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Closure of the e-Consultation Hub

by on October 1, 2010

I have written today to our partners in the e-Consultation Hub project to inform them that the project will close at the end of December 2010.

Like everyone else we are making choices about what we can and should be doing with our resources. We’ve decided that we must focus on supporting and improving the online planning application service (1App) and we simply can’t afford to do both.
I am certain that you will understand the rationale for this decision.

We will be working with our LPA and Consultee partners to minimise disruption and ensure no consultations go astray during the close-down.

I would like to publicly thank each of our partners for their commitment and contribution.

  1. Ken Usman-Smith permalink

    This decision simply parallels the hard choices we, as Local Authorities are also making around what we can afford to continue to deliver and what we cant.

    This reflects decisions now being made at grass roots level on accelerating the streamlining of work that we have all been doing for several years to increase efficiency and reduce costs.

    The problem is the cuts will impact on projects that have a potential to make savings, as well as those that are expensive and possibly wasteful aspects of the service. The problem is they cannot readily prove a return on investment and so fail to attract support.

    ‘Invest to save’ was a driver after e-government became t-government, but this has largely been overtaken with ‘cut to save ‘that may be unwelcome, but in an era opf 25% cuts is inevitable.

    Remember that most planning authorities budgets do not relate to programme’s that can be trimmed or reduced. Instead they cover staffing and back office support only. So a reduction in budget will quickly have a dramatic impact on the service, hence the drive to streamiline and re-engineer. This is coupled with a hard look at charging regimes to recover the actual cost of delivery of services and invest more in community infrastructure developments.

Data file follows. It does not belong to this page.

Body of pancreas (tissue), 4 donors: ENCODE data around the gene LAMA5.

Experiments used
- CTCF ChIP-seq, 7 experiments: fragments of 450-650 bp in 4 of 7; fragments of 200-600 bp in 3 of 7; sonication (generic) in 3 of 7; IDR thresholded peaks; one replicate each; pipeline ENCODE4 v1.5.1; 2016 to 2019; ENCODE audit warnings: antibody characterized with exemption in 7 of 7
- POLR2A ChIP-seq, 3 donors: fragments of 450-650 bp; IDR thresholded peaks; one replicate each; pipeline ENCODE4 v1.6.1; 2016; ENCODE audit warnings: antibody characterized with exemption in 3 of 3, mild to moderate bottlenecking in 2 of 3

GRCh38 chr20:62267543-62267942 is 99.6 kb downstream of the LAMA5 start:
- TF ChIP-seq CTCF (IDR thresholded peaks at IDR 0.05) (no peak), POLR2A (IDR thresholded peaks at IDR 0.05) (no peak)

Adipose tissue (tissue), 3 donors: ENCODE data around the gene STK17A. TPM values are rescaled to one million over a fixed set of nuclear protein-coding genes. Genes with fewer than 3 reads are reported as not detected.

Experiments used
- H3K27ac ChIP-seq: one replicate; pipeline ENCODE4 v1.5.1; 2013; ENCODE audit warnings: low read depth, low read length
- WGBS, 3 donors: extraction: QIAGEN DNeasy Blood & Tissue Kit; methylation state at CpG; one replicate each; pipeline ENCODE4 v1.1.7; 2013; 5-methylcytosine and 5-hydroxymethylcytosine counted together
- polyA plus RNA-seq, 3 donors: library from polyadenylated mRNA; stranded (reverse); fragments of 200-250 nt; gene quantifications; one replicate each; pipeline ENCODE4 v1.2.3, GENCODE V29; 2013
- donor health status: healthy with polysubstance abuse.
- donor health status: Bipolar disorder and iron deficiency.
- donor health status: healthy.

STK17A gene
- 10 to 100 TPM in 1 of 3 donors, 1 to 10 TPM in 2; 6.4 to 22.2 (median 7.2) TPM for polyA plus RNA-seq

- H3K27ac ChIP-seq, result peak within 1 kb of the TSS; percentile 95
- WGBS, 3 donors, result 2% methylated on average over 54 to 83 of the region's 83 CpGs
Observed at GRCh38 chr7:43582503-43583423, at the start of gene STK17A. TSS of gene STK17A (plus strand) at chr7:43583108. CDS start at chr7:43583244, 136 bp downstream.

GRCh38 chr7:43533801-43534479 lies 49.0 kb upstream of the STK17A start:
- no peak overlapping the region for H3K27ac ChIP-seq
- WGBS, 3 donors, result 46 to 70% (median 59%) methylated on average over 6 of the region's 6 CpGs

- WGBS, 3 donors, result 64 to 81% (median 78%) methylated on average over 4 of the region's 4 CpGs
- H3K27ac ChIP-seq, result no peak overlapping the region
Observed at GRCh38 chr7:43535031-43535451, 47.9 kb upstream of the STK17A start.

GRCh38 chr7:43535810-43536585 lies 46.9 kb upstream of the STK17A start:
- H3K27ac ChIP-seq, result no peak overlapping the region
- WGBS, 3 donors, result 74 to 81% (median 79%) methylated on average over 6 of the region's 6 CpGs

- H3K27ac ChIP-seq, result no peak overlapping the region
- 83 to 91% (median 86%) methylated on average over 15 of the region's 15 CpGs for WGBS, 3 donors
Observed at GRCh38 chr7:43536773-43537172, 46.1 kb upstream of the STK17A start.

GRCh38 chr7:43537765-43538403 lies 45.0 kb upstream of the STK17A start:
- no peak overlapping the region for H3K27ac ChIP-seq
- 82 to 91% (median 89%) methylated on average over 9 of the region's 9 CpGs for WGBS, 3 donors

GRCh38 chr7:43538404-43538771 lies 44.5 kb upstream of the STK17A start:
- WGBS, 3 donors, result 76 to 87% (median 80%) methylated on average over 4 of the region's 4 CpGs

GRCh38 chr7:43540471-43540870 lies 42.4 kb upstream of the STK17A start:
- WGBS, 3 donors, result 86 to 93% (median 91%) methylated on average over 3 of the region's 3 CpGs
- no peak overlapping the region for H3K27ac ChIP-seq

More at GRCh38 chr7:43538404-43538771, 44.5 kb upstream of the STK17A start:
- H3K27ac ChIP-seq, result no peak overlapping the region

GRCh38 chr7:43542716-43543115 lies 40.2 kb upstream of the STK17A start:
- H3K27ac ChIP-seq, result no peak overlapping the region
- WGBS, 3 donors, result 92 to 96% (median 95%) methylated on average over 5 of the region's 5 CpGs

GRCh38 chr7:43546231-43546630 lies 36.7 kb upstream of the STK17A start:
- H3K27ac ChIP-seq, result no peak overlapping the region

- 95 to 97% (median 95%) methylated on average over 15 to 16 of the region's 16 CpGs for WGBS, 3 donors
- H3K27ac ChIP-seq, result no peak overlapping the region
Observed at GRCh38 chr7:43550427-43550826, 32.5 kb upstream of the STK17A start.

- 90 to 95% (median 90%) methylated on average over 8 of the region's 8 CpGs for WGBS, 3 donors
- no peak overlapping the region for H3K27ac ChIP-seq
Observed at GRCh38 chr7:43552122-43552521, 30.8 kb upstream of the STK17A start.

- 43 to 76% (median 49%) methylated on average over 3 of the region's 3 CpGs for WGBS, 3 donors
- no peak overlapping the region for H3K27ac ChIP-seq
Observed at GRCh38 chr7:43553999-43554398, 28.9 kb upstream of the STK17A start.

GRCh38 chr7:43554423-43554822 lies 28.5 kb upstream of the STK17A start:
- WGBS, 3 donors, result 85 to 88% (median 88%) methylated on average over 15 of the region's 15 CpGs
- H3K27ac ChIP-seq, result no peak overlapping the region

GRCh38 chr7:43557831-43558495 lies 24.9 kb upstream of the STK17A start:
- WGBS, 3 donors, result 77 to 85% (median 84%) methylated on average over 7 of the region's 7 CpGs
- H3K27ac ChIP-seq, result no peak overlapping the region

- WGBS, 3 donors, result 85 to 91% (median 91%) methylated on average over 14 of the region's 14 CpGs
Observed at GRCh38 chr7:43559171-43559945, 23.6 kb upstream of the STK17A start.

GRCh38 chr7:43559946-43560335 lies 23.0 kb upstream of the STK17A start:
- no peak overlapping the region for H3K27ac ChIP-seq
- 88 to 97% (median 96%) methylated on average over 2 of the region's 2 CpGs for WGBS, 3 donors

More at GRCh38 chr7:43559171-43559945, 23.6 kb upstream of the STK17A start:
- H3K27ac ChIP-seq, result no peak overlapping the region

The Hub and its demise will be one of many other such reviews that will escalate post CSR and bite January 2011 onwards. We must be ready to be ambitious and inventive in finding new ways to deliver a planning service, and nothing is sacred for this once in a generation brave new world.

    “It is not necessary to change. Survival is not mandatory.” – W EDWARDS DEMING

  2. Rosemary Cantwell permalink

    It seems that a revolutionary approach is required – a radical overhaul of the entire Civil Service, Government Agencies [including the Planning Inspectorate – PINS], Quangos and other bodies which exist but which I cannot even say exist because I do not know their names.

    And I think it is this fact that there are SO MANY organisations rather than a few Ministries which obscure what is going on out there.

    By economies of scale and the use of “cloud technology” will it not be possible to give the UK a completely new system that will work for the 21st century.

    I believe we are living in a rapidly changing environment – just see what is happening in Microsoft at the moment. Will “cloud technology” be the way forward for all of us?

    I am not surprised that the one area of the Spending Review where monies are to be increased is in the cyber-technology.

    Unless we can be totally connected, we cannot survive in this global world village.

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